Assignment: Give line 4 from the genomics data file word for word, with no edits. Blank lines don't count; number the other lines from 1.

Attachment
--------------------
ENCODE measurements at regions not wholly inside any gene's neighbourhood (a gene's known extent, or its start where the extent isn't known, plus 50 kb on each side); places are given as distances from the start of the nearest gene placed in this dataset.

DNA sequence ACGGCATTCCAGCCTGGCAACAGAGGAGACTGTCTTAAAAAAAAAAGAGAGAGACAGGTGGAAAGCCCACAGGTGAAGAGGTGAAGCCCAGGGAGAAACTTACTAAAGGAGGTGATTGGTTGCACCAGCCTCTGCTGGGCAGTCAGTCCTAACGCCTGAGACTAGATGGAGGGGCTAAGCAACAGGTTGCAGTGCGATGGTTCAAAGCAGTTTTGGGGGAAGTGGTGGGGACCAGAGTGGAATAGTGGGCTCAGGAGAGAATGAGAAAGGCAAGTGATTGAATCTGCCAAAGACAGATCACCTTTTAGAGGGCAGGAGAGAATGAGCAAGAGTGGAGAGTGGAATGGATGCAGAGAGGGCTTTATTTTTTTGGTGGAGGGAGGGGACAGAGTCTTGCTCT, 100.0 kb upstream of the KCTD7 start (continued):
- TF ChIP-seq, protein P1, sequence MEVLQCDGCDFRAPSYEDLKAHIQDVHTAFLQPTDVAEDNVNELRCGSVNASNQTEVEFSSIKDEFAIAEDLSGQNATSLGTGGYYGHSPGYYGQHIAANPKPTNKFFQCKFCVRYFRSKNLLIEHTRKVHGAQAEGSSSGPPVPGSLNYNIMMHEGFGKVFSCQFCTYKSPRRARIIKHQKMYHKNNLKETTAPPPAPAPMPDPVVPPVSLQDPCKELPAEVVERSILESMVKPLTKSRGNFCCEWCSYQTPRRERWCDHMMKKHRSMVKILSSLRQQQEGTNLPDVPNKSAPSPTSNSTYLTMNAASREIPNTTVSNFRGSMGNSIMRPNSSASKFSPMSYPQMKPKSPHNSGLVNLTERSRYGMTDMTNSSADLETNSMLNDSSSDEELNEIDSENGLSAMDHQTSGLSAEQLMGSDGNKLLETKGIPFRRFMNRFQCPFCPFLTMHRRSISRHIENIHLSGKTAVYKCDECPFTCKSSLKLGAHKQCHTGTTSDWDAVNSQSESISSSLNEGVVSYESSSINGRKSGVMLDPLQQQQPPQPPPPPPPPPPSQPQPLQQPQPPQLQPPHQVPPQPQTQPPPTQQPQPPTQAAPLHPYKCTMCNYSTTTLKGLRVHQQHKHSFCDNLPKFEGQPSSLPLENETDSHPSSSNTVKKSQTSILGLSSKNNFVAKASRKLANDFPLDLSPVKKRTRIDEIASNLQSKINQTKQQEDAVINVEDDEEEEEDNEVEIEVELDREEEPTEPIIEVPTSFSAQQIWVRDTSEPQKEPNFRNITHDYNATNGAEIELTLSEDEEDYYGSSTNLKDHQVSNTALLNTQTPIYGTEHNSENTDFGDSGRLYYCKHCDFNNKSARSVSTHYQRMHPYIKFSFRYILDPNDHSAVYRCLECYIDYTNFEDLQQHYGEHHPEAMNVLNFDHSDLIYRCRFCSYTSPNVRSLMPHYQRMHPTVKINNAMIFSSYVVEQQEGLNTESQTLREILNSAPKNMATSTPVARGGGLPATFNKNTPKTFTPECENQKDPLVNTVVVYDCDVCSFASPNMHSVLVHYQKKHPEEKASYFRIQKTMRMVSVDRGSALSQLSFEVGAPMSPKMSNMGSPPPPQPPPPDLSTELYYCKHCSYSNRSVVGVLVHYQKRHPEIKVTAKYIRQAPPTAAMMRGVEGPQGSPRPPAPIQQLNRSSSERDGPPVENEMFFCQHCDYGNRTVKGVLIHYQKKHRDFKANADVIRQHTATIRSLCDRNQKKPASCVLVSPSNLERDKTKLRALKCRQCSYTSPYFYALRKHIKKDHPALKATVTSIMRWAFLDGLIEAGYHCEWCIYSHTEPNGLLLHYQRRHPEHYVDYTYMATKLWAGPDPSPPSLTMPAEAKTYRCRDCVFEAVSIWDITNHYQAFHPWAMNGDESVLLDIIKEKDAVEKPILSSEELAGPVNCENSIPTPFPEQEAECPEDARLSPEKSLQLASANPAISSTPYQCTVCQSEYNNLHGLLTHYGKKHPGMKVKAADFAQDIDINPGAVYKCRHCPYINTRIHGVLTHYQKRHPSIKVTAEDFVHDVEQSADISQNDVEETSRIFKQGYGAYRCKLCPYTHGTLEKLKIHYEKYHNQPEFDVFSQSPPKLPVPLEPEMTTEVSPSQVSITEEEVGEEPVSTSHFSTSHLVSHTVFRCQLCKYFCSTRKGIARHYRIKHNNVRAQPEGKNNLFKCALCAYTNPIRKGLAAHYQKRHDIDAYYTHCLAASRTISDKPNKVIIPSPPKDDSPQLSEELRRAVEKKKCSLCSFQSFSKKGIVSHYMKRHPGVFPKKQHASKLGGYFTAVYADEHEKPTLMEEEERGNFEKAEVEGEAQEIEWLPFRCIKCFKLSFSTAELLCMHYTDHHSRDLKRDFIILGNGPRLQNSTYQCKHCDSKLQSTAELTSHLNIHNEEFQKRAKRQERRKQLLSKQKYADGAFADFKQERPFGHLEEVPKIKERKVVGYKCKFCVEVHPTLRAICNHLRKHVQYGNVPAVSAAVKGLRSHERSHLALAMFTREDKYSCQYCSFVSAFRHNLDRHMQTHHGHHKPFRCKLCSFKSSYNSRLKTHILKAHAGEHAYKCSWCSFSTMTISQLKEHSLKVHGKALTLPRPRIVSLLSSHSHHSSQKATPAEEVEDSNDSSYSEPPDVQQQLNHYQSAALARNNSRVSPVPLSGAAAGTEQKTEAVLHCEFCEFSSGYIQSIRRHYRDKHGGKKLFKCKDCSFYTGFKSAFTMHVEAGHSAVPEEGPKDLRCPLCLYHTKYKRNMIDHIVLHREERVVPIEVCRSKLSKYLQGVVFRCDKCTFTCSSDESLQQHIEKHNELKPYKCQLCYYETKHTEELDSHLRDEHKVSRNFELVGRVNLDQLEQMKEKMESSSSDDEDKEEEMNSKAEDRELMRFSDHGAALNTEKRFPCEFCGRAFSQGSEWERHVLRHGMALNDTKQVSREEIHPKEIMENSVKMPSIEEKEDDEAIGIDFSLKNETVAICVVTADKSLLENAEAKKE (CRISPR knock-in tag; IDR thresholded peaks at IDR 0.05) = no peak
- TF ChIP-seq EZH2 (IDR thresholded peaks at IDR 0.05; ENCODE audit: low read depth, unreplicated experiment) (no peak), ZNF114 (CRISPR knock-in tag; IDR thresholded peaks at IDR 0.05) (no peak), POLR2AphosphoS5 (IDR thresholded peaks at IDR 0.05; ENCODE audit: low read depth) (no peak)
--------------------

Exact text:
- TF ChIP-seq EZH2 (IDR thresholded peaks at IDR 0.05; ENCODE audit: low read depth, unreplicated experiment) (no peak), ZNF114 (CRISPR knock-in tag; IDR thresholded peaks at IDR 0.05) (no peak), POLR2AphosphoS5 (IDR thresholded peaks at IDR 0.05; ENCODE audit: low read depth) (no peak)